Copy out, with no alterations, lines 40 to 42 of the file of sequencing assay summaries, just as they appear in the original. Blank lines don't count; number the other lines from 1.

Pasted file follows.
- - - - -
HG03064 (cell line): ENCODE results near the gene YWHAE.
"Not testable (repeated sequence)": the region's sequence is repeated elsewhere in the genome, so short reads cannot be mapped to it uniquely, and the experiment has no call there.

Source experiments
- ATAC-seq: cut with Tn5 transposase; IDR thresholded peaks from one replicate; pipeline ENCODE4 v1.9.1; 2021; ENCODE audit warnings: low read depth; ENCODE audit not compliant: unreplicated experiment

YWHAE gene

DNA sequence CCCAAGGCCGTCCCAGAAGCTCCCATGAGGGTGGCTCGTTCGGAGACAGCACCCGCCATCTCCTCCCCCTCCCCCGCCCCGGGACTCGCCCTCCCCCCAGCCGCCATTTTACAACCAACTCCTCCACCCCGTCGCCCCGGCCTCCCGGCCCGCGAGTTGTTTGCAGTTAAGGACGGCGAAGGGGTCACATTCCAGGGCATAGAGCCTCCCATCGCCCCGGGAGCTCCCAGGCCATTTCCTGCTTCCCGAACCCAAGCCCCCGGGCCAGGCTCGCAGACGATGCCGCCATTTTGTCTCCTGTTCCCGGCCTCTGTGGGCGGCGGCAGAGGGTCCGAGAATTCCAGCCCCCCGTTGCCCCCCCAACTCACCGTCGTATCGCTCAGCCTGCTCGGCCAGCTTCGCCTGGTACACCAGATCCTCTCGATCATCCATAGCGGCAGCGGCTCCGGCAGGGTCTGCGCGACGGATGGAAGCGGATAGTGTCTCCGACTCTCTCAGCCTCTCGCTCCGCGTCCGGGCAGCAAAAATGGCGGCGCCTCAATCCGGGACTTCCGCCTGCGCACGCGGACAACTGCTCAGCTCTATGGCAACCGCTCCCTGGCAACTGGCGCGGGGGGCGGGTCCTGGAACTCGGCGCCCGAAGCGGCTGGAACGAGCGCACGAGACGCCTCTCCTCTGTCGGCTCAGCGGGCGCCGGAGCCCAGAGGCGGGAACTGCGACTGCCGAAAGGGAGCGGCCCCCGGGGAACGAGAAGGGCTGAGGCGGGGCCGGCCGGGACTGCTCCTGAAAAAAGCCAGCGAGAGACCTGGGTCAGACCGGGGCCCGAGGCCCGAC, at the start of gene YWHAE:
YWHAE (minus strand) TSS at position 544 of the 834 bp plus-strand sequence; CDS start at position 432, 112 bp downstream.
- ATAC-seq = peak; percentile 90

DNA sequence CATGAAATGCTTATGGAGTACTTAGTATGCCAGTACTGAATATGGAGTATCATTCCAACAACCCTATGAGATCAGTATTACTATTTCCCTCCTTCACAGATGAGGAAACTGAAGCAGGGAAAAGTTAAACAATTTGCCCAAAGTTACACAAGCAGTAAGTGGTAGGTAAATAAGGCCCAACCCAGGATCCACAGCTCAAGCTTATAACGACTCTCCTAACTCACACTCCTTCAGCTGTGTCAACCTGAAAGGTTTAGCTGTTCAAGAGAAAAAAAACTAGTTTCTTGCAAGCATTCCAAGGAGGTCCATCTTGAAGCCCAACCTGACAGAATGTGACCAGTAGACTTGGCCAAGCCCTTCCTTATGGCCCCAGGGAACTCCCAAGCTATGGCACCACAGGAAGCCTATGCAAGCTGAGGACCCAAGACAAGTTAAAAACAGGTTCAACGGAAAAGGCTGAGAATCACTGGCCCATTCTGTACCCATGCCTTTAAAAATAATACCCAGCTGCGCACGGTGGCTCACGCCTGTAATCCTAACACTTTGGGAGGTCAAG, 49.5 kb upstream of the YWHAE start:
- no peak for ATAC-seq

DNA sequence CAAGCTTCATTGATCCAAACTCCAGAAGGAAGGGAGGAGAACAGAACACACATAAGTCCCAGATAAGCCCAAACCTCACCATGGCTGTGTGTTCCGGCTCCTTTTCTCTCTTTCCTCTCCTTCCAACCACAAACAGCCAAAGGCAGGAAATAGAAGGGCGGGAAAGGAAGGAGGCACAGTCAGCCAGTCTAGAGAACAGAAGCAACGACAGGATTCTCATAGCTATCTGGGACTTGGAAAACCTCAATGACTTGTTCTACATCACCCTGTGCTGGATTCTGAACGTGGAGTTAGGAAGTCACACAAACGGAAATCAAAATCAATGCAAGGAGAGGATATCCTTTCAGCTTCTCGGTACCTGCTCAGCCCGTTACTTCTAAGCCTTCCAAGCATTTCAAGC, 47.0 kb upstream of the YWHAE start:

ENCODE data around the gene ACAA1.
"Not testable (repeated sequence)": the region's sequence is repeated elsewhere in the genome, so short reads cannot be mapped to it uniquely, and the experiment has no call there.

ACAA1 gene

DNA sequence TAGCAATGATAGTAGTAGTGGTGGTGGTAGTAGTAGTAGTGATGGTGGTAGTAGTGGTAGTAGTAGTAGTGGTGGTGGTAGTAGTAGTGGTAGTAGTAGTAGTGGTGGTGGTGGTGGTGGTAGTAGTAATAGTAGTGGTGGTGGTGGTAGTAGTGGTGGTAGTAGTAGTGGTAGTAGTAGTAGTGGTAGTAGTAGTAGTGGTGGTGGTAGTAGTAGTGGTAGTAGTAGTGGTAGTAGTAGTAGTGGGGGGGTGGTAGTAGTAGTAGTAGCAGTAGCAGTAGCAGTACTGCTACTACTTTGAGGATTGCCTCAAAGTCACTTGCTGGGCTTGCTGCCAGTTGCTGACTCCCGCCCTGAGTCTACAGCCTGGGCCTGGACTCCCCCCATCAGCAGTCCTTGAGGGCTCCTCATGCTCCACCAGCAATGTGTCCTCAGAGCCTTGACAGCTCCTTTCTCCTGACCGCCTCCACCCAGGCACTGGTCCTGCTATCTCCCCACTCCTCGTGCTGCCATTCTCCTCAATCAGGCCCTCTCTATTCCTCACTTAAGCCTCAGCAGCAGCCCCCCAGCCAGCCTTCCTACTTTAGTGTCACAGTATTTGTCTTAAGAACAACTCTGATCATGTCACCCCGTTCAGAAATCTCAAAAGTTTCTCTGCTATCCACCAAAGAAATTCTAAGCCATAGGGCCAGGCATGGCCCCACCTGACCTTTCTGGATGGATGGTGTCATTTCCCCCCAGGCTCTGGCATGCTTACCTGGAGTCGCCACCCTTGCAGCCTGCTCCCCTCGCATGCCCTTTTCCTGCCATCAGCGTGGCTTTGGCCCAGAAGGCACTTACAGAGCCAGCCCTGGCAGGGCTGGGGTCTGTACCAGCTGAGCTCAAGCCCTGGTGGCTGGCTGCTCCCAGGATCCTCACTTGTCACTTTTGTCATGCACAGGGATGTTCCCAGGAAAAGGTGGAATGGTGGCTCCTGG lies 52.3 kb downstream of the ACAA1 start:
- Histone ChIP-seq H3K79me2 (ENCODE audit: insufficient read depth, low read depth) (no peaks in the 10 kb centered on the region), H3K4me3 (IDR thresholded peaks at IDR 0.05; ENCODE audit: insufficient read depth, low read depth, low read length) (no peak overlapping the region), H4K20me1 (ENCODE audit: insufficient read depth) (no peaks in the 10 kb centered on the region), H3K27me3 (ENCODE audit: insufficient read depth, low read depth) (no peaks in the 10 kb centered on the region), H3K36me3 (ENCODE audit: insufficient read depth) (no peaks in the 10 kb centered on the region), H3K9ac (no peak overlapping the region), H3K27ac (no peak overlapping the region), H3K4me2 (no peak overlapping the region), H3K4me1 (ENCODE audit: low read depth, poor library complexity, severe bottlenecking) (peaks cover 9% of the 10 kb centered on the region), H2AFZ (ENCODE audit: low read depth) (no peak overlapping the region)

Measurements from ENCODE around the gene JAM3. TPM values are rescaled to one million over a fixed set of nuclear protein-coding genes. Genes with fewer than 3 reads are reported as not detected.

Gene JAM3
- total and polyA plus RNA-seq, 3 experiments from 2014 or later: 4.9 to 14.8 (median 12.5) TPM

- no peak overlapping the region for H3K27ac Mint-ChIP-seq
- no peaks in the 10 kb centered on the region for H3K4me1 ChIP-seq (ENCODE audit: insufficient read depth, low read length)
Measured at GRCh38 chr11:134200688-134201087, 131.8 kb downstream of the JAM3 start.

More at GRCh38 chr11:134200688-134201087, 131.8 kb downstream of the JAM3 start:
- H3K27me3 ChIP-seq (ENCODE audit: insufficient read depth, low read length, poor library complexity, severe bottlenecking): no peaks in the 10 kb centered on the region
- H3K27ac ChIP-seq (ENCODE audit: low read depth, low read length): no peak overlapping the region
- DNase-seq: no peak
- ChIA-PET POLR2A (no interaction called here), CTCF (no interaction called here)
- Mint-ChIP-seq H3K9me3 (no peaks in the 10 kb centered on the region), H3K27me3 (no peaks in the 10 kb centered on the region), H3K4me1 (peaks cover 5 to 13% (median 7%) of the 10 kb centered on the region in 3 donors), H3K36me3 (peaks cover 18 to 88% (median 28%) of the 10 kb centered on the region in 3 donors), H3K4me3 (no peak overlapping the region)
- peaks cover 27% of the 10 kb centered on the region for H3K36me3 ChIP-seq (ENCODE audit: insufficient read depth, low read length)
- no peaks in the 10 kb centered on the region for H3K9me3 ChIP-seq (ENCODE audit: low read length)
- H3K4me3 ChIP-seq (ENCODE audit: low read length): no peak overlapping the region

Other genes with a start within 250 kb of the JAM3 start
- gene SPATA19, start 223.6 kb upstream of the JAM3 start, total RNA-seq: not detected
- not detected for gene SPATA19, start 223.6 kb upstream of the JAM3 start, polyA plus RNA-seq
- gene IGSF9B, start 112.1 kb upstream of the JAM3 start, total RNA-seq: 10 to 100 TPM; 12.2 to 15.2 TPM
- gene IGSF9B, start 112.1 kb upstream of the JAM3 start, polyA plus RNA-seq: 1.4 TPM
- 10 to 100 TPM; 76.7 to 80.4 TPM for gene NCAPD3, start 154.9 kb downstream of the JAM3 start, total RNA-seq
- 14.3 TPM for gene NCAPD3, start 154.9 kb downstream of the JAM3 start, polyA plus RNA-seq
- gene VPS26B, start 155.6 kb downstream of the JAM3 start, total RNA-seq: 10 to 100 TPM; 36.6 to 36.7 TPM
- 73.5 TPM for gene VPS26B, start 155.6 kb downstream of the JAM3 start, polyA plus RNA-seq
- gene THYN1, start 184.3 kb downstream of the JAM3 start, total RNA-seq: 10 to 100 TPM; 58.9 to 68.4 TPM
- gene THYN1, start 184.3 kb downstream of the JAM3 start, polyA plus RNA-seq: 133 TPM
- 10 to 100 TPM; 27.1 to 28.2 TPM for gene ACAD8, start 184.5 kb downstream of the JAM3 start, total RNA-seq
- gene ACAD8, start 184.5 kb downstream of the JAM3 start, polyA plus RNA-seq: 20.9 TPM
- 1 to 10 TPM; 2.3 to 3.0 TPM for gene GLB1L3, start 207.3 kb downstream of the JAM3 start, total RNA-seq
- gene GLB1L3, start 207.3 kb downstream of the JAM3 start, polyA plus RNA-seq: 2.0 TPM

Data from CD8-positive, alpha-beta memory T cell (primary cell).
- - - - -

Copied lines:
- 73.5 TPM for gene VPS26B, start 155.6 kb downstream of the JAM3 start, polyA plus RNA-seq
- gene THYN1, start 184.3 kb downstream of the JAM3 start, total RNA-seq: 10 to 100 TPM; 58.9 to 68.4 TPM
- gene THYN1, start 184.3 kb downstream of the JAM3 start, polyA plus RNA-seq: 133 TPM